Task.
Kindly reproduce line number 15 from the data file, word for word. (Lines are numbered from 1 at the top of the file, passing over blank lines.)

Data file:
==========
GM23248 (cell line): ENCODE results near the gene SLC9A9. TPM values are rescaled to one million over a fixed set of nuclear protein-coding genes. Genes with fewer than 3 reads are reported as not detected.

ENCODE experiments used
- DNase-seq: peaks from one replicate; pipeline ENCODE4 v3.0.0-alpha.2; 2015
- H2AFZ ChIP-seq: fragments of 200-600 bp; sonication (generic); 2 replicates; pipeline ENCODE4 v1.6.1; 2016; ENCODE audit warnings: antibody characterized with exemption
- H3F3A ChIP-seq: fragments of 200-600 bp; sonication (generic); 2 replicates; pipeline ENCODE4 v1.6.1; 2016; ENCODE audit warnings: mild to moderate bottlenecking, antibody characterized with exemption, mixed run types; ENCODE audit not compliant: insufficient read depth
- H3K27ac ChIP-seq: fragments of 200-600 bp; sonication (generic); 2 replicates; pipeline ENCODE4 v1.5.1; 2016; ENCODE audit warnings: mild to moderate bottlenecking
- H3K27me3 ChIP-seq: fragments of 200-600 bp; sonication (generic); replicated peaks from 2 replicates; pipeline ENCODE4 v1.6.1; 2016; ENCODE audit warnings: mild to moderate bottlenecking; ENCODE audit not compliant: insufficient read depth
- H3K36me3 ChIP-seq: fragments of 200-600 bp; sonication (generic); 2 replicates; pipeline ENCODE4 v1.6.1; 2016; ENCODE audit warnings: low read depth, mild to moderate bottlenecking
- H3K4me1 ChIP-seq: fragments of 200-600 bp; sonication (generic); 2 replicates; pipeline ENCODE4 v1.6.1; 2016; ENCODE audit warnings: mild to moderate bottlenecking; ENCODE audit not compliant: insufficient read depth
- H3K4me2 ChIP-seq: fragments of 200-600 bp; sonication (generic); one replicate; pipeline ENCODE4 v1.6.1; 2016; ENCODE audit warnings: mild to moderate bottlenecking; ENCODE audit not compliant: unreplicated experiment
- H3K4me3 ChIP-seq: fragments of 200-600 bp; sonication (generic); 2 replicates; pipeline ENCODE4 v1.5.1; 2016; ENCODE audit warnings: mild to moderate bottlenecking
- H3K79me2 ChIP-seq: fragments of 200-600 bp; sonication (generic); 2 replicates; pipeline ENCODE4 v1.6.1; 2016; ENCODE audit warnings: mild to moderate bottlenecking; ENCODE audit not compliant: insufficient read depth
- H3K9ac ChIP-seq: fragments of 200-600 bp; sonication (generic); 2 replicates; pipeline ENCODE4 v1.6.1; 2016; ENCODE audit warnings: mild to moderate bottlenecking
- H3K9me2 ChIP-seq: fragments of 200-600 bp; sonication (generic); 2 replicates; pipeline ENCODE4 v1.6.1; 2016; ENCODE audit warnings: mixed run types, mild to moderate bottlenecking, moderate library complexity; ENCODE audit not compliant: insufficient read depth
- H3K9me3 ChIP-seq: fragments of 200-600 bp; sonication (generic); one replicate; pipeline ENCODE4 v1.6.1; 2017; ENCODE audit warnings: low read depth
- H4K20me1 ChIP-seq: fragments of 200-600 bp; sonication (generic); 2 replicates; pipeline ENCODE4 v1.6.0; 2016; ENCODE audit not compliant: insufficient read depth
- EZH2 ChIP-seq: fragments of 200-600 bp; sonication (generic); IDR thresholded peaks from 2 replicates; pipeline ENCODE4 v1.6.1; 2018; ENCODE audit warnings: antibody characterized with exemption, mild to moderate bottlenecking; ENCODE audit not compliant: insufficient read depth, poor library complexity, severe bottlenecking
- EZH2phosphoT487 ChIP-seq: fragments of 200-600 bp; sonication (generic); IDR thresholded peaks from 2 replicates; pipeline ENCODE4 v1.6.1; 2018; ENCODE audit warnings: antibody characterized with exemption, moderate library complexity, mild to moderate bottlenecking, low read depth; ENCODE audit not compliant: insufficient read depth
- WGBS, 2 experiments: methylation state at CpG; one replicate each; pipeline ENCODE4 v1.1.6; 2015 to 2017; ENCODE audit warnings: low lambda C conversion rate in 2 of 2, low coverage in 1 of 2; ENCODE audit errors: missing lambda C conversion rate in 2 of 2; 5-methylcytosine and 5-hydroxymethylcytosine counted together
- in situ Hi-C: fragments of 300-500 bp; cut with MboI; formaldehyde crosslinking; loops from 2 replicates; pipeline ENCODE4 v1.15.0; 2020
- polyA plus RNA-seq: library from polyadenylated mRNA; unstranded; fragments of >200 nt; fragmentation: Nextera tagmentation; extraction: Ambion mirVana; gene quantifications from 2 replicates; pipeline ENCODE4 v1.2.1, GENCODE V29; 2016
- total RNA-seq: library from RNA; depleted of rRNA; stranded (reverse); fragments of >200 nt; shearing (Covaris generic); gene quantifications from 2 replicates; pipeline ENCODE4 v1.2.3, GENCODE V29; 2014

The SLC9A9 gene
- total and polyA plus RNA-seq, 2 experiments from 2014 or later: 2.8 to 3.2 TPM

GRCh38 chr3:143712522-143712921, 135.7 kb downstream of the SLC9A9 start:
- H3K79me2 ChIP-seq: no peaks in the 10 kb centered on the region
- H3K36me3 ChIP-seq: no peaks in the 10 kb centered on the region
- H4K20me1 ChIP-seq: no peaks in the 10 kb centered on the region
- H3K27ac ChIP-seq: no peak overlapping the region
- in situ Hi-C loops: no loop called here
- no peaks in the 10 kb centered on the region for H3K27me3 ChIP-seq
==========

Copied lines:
- H3K9me3 ChIP-seq: fragments of 200-600 bp; sonication (generic); one replicate; pipeline ENCODE4 v1.6.1; 2017; ENCODE audit warnings: low read depth